"If we come back and they're just like, 'We're adding a few games to finish the regular season,' and they're throwing us out there for meaningless games and we don't have a true opportunity to get into the playoffs, I'm going to be with my team because I'm a part of the team," the Portland Trail Blazers star guard told Yahoo Sports' Chris Haynes. "But I'm not going to be participating. I'm telling you that right now.

"If we come back and I don't have an opportunity to make the playoffs -- I will show up to work, I'll be at practice and I'll be with my team. I'm going to do all that and then I'm going to be sitting right on that bench during the games."

What is Steph Curry's reaction to that?

"I feel what he's saying because it's hard mentally to go with this long of gap, and then prepare for games you know don't matter," the Warriors' superstar said on the "The Life Podcast" with Anthony Morrow and Justin Jack. "I get it.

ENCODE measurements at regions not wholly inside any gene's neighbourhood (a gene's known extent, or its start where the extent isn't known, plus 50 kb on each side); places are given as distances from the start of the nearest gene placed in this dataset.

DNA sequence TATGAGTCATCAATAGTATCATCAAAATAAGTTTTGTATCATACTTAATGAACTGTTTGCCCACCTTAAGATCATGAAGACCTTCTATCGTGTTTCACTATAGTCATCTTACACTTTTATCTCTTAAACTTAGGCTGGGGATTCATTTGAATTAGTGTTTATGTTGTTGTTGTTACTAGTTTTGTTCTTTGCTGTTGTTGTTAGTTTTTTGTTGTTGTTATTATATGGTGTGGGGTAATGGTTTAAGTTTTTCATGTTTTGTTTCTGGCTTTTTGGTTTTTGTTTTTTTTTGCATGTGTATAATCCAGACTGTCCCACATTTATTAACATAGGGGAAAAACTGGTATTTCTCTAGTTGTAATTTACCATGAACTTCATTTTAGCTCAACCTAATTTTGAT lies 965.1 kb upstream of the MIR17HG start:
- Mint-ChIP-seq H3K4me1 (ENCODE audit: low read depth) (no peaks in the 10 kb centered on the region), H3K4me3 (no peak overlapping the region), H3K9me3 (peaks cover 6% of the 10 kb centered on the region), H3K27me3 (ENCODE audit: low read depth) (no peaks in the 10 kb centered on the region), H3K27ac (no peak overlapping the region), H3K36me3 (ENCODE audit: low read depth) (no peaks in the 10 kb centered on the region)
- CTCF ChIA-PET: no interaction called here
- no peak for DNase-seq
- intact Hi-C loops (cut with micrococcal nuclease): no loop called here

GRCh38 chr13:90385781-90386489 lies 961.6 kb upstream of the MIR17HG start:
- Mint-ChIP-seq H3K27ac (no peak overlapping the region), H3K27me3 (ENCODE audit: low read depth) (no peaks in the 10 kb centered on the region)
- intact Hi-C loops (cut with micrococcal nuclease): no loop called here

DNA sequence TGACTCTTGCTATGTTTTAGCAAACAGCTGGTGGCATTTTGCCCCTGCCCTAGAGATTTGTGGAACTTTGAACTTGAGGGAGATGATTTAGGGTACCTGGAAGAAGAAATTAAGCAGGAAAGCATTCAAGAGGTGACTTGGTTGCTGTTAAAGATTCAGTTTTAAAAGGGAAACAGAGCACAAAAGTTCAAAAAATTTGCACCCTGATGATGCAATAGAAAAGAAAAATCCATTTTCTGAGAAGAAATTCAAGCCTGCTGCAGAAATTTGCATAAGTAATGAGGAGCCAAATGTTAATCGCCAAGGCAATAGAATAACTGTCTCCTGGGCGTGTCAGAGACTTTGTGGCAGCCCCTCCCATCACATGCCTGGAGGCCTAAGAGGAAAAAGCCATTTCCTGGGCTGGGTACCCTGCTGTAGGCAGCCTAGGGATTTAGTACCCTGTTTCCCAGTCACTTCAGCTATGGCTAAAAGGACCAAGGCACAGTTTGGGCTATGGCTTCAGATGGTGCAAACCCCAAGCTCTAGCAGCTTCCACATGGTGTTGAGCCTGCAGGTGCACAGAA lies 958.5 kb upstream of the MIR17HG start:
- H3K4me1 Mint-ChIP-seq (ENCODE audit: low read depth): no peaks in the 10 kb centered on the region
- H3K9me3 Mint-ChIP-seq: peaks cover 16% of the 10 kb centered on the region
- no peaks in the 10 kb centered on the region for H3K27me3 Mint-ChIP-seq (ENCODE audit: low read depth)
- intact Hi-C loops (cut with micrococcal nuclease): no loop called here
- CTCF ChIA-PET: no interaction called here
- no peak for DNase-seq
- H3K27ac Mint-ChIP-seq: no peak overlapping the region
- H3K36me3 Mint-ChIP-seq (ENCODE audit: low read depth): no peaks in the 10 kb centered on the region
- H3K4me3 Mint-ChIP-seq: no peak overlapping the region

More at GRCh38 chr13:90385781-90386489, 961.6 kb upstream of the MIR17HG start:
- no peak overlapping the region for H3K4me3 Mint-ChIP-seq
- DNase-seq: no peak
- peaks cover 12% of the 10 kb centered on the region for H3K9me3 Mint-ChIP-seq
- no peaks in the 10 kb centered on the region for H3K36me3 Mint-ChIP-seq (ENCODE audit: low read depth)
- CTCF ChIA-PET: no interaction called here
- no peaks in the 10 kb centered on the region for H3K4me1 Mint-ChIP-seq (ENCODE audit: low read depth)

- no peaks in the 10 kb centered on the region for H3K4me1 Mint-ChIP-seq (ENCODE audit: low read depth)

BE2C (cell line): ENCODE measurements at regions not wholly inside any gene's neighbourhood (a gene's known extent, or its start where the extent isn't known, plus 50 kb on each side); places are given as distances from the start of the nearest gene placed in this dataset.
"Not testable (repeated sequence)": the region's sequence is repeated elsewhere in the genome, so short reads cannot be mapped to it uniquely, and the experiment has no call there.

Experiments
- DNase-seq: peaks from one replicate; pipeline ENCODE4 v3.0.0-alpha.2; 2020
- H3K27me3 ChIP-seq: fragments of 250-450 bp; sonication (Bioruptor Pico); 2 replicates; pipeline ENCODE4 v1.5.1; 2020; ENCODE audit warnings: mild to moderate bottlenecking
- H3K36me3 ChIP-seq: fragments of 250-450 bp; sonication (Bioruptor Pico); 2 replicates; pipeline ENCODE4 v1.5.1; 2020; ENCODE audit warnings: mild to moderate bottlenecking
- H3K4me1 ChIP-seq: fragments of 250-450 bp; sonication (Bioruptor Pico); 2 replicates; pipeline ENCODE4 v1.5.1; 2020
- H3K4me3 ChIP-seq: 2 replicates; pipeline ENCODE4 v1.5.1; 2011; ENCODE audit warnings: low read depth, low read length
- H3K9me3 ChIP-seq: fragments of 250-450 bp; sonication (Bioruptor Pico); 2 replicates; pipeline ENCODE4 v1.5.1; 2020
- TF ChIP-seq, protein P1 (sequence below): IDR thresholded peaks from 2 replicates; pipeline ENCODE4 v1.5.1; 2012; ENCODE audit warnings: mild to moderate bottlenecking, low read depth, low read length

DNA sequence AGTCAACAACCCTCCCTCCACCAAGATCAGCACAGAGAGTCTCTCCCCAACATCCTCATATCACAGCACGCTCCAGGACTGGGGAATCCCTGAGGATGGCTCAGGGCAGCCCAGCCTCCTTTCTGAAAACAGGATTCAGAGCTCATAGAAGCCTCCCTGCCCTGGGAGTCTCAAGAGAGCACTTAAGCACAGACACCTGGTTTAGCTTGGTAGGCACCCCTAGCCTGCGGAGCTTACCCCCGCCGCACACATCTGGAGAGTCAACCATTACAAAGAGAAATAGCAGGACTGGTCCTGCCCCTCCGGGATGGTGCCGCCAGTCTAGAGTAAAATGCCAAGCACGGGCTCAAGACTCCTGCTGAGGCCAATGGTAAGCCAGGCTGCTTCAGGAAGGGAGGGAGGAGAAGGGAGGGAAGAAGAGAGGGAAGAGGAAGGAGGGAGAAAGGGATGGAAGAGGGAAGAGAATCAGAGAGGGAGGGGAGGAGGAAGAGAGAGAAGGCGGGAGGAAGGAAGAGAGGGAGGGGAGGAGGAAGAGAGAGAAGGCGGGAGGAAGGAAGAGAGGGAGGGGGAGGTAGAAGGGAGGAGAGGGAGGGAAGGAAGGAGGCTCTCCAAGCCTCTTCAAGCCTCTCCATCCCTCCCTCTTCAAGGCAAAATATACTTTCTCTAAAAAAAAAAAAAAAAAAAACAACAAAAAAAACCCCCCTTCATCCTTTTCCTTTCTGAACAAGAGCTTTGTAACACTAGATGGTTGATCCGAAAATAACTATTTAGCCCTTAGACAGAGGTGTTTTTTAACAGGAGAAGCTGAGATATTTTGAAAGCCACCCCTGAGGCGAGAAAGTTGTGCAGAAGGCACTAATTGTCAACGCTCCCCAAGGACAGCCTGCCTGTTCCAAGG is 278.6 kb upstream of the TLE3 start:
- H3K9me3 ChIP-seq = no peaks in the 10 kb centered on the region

"It's a hard thing to put your mind in that space, 'I'm gonna go out here and compete and bust my a-- and know in five games we're just gonna be back in the offseason again.'"

[RUNNIN' PLAYS PODCAST: Listen to the latest episode]

Golden State did re-open Chase Center facilities Monday so players could work out again, a source confirmed to NBC Sports Bay Area's Logan Murdock. 

But all indications are that the Warriors won't be playing any additional games this season, and will not be included among the teams that eventually will take the court in Orlando.

[RELATED: Oakland's own Lillard rips Orlovsky for calling him spoiled]

"Between now and Thursday's vote of the board of governors on the plan to restart the season, the NBA is working to complete the details of a 22-team format," ESPN's Adrian Wojnarowski and Zach Lowe wrote Monday.

So for Lillard and the Blazers -- who currently sit in a three-way tie for ninth place in the Western Conference -- it appears they will get the opportunity to claw their way into the playoffs.